Microtrash Tiresome for Watersheds

By Jacoba Charles

As many as 30 particles of microplastic smaller than five millimeters in diameter are discharged with every liter of stormwater, according to a report published by the San Francisco Estuary Institute and 5Gyres last October. “A big proportion of what we saw were black rubbery fragments,” says SFEI’s Diana Lin, a lead author of the report. Apart from these likely biproducts of tire wear and tear, hair-like threads of fiber were the other main type of microplastics found. The latter break down from trash like cigarette butts and abandoned clothing. The study sampled 12 tributaries that feed into the Bay. “I am really encouraged by the level of interest this issue is getting,” says Chris Sommers, a reviewer of the study for the Regional Monitoring Program. Researchers are following up on this study with further investigations into the biological and ecological effects of microplastics.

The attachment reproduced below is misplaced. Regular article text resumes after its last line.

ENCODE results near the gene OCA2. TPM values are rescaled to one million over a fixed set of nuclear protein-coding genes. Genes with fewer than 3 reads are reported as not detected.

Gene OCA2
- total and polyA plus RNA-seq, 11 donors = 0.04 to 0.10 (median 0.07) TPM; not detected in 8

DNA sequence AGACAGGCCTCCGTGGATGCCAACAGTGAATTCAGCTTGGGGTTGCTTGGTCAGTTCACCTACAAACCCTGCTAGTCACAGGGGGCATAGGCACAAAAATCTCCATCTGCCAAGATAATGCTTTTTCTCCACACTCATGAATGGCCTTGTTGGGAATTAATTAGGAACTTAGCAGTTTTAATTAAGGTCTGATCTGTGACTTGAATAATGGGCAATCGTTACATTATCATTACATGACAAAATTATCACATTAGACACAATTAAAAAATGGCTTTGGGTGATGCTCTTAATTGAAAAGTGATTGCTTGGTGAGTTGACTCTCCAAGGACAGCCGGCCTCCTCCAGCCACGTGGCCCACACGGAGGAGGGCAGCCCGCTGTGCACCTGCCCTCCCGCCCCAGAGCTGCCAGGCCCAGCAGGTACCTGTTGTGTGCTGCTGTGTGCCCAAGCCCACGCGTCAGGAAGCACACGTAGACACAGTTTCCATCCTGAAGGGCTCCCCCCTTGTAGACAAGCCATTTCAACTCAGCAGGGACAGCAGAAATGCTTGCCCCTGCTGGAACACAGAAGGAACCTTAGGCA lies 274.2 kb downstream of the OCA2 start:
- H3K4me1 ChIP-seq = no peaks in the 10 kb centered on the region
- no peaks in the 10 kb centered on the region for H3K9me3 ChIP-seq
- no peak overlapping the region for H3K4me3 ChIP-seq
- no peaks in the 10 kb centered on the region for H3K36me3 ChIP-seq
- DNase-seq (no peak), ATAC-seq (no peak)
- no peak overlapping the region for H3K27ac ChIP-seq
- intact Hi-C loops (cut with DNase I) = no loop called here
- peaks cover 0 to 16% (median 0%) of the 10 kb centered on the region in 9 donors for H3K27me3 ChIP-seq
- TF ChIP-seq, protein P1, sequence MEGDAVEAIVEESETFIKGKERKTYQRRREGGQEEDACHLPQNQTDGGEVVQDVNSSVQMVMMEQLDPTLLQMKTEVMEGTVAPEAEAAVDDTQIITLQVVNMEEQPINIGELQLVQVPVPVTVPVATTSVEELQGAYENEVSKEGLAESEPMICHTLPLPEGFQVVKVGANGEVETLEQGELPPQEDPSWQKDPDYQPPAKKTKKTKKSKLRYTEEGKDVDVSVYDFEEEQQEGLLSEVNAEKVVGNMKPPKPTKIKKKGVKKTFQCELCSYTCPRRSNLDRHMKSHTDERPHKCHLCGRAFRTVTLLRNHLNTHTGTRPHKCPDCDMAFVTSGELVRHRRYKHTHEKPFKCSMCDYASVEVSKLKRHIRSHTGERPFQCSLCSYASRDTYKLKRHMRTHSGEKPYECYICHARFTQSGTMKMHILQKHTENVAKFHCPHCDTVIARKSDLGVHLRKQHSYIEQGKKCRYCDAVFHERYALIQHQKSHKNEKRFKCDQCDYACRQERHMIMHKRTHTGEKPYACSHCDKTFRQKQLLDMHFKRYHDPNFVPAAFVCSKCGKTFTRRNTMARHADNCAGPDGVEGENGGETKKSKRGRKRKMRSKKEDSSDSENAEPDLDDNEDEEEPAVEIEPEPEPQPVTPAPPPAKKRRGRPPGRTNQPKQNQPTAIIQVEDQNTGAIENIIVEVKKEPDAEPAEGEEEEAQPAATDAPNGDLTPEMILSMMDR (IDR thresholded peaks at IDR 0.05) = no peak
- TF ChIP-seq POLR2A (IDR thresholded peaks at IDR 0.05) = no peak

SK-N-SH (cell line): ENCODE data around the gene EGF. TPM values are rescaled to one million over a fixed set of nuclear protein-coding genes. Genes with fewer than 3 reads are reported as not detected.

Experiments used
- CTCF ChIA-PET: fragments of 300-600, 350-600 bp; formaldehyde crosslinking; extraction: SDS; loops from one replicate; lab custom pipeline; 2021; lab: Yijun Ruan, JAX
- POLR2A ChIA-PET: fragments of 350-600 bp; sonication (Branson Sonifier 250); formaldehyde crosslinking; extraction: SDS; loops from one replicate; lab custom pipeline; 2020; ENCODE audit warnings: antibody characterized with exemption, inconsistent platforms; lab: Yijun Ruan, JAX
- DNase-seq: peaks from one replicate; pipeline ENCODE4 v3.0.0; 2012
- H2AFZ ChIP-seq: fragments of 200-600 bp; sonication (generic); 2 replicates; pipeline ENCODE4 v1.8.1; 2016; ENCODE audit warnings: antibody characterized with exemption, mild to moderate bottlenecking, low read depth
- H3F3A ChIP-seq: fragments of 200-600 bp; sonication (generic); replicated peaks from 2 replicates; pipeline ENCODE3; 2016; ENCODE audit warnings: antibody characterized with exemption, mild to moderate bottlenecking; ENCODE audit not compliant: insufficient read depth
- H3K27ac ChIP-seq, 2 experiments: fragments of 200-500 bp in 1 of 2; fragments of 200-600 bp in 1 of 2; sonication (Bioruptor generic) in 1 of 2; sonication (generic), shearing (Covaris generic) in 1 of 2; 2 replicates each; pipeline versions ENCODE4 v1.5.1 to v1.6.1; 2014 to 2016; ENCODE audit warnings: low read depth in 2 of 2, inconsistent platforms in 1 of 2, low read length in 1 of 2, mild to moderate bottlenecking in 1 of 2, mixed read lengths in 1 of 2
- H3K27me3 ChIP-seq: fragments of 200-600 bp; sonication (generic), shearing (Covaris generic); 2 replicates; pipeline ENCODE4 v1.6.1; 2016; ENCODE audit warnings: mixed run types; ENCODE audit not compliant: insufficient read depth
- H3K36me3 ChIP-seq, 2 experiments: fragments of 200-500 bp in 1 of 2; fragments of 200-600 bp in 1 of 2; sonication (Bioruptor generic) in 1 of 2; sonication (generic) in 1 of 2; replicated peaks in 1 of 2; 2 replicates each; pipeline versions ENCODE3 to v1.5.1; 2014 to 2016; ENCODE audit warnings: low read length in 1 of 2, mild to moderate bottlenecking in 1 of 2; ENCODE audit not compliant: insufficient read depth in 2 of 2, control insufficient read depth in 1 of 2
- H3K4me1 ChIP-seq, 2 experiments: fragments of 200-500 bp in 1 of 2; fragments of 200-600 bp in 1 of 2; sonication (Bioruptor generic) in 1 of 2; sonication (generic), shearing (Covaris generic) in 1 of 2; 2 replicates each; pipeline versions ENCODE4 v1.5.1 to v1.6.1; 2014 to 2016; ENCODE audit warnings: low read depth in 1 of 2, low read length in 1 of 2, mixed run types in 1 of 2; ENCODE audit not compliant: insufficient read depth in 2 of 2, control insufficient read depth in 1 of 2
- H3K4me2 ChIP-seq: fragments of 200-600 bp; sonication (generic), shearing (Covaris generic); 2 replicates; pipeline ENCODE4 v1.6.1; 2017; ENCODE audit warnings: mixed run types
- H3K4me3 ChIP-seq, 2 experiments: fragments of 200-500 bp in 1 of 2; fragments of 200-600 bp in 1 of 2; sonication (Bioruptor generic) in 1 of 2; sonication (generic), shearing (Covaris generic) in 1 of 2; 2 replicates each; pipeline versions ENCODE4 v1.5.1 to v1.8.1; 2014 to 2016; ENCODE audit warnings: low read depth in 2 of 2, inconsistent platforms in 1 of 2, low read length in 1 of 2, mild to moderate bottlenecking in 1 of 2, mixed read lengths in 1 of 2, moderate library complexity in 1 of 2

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About the author

Jacoba Charles is a naturalist and science writer. Her first article, at age eight, was about the behavior of ducks as observed from the roof of her family’s barn. It went unpublished. She later graduated from the Columbia School of Journalism (2007). In addition to writing for Estuary News, her work has appeared in The New York Times, Salon, and Modern Farmer, Bay Nature, Marin Magazine, and various literary publications. Her botany blog can be found at flowersofmarin.com and her website is jacobacharles.com. She lives in Petaluma with her family.

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